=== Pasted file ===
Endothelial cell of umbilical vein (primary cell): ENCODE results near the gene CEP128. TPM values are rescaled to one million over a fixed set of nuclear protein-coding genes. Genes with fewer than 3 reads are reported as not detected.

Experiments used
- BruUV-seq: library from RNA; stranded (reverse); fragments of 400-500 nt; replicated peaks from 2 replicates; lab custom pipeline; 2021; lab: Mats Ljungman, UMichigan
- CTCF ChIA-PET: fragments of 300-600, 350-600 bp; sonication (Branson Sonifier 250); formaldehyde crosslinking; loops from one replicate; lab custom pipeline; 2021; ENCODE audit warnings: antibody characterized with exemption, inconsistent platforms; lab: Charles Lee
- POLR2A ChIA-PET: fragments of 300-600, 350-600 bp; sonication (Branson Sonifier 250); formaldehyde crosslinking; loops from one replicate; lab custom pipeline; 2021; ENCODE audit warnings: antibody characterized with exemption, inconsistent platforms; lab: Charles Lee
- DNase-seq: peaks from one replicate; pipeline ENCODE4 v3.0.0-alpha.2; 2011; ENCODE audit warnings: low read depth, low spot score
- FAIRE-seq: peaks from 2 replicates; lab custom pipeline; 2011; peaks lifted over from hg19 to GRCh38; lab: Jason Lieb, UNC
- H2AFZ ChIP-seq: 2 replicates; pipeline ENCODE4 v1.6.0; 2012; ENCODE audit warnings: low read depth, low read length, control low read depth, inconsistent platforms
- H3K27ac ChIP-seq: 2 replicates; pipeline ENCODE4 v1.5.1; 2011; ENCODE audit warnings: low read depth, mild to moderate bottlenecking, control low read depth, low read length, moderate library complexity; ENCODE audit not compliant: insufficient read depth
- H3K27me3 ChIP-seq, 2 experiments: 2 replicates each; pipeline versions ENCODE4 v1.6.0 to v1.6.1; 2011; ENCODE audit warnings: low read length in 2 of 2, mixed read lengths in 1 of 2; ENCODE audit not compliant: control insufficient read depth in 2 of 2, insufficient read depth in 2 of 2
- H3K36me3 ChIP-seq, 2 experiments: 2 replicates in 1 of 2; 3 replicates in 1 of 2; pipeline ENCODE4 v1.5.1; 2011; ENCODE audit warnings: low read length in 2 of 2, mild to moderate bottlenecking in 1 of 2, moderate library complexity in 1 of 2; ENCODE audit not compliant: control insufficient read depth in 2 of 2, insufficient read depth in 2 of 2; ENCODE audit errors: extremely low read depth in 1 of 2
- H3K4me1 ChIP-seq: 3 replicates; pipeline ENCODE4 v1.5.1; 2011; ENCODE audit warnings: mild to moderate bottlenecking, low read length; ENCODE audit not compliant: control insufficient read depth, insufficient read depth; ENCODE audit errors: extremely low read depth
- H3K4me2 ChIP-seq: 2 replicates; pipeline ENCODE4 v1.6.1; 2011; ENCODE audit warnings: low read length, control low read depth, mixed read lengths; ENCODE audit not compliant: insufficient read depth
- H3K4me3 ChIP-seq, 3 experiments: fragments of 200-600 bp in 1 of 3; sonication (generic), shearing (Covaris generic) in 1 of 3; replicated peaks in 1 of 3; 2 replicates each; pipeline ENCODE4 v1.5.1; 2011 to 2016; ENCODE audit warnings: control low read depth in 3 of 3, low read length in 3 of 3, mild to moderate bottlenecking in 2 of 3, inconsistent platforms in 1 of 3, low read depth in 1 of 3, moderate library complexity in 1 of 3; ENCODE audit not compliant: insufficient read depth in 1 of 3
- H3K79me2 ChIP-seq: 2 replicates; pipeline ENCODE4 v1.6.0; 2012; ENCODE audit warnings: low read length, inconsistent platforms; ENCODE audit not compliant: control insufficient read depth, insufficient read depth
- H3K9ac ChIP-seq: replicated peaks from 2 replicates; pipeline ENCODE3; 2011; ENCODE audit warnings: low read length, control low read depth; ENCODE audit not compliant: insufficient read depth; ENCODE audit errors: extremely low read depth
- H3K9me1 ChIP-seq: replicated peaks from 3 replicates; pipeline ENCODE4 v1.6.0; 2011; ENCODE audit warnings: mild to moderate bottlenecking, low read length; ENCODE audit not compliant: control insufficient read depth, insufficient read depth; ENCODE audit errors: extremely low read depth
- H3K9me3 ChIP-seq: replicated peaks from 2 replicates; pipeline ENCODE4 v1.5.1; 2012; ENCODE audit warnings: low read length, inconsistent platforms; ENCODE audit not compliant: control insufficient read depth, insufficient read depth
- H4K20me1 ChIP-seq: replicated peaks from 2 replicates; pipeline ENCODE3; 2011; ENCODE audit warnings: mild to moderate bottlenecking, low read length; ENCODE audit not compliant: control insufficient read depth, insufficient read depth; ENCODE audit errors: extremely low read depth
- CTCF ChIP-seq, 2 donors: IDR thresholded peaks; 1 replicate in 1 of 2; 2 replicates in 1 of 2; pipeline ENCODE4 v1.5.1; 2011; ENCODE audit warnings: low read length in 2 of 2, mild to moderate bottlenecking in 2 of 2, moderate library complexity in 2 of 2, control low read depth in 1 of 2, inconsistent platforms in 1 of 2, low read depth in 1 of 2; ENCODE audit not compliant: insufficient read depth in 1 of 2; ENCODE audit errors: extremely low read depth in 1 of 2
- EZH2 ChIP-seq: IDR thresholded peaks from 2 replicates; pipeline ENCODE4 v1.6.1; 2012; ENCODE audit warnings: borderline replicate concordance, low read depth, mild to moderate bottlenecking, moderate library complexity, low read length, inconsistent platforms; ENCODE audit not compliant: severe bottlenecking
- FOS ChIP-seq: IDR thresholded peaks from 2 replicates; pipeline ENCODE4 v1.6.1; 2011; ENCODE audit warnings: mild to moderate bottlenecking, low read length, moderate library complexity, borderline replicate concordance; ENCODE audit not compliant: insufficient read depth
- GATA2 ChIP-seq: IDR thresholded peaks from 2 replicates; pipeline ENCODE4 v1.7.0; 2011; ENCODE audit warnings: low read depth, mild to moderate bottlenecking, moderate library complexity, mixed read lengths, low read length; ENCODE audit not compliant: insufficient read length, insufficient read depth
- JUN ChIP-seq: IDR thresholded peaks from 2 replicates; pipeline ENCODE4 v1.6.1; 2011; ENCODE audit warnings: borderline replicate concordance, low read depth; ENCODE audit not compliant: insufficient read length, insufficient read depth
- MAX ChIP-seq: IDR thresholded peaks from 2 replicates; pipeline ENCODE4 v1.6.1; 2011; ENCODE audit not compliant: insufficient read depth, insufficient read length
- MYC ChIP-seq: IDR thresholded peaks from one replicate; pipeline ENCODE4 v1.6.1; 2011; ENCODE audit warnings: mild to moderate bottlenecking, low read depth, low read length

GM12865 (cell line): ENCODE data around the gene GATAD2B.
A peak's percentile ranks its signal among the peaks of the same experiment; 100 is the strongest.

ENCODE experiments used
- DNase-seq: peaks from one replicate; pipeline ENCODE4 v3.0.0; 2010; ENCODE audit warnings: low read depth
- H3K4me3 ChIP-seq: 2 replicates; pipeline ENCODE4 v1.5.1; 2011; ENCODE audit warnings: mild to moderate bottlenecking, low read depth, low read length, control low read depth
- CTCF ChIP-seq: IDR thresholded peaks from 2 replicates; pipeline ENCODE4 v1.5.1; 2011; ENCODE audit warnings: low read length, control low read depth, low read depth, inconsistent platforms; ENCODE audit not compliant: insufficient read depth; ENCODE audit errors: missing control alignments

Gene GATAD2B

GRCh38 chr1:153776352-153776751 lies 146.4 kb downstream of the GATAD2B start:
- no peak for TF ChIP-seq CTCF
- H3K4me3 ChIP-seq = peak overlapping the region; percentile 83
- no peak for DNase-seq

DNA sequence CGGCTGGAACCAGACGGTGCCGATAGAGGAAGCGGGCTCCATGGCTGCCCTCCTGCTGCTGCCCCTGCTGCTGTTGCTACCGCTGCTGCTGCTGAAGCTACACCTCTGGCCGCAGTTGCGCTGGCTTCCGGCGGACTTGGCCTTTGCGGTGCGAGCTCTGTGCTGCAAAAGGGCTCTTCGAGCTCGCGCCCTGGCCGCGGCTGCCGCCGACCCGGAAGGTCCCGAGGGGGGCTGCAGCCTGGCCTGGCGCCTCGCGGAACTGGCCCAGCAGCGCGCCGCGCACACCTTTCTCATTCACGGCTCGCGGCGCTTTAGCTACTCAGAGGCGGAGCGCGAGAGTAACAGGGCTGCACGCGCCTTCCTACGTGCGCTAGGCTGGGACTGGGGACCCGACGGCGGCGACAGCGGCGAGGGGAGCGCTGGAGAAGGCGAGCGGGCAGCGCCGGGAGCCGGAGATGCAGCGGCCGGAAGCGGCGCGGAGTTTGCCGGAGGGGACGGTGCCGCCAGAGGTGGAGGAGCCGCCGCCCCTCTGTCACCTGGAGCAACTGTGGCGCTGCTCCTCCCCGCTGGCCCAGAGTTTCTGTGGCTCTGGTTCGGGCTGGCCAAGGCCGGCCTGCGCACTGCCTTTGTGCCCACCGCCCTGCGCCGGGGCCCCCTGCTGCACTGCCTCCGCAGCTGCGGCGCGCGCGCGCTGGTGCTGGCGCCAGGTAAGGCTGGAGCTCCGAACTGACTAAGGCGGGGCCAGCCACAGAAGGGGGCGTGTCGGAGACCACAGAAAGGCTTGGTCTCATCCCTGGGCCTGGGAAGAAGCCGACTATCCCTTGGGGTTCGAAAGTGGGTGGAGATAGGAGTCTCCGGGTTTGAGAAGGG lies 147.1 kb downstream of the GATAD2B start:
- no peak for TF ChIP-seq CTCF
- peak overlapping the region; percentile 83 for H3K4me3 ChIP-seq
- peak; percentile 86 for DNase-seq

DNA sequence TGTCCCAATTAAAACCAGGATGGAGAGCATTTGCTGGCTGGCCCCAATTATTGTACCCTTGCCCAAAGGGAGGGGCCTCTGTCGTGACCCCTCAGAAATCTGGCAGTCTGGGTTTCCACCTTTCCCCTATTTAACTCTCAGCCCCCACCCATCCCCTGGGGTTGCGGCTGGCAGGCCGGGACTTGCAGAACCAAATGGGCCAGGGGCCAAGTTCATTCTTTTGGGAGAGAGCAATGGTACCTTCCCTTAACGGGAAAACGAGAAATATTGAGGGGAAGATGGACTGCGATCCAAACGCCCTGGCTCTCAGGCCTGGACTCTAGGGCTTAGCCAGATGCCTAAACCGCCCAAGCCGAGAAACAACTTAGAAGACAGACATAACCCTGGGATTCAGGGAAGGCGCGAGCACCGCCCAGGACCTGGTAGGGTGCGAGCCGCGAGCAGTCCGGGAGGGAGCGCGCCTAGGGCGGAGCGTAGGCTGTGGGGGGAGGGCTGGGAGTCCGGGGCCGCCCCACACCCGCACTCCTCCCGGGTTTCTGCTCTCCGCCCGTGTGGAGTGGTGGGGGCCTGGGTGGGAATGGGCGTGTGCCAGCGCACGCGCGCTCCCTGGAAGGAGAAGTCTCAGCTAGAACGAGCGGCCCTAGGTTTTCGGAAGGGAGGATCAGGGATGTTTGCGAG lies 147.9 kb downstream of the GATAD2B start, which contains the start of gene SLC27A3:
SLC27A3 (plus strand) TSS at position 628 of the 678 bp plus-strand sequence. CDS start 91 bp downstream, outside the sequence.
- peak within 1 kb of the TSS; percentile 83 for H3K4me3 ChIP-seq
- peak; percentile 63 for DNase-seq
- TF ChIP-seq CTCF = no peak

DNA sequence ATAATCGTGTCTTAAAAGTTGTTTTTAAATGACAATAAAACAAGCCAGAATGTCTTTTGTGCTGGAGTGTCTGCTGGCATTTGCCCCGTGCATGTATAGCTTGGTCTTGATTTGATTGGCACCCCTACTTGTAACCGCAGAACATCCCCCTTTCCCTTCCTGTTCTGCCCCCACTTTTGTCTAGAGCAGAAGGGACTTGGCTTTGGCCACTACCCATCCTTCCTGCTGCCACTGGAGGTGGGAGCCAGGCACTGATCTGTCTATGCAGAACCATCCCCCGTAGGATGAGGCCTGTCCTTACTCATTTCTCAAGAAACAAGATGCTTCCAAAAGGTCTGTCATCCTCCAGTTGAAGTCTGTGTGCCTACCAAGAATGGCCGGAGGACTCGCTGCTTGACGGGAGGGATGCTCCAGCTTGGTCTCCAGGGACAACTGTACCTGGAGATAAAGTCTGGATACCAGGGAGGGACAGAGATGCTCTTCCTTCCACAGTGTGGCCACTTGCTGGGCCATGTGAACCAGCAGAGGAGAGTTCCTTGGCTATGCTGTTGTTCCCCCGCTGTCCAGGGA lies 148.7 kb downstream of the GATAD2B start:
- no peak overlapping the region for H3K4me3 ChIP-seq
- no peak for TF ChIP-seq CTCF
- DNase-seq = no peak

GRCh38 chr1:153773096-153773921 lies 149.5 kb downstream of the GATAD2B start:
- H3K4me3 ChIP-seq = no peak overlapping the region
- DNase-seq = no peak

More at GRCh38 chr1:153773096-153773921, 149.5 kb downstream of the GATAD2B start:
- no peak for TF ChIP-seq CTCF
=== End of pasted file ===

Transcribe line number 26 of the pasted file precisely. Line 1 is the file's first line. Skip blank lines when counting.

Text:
- MYC ChIP-seq: IDR thresholded peaks from one replicate; pipeline ENCODE4 v1.6.1; 2011; ENCODE audit warnings: mild to moderate bottlenecking, low read depth, low read length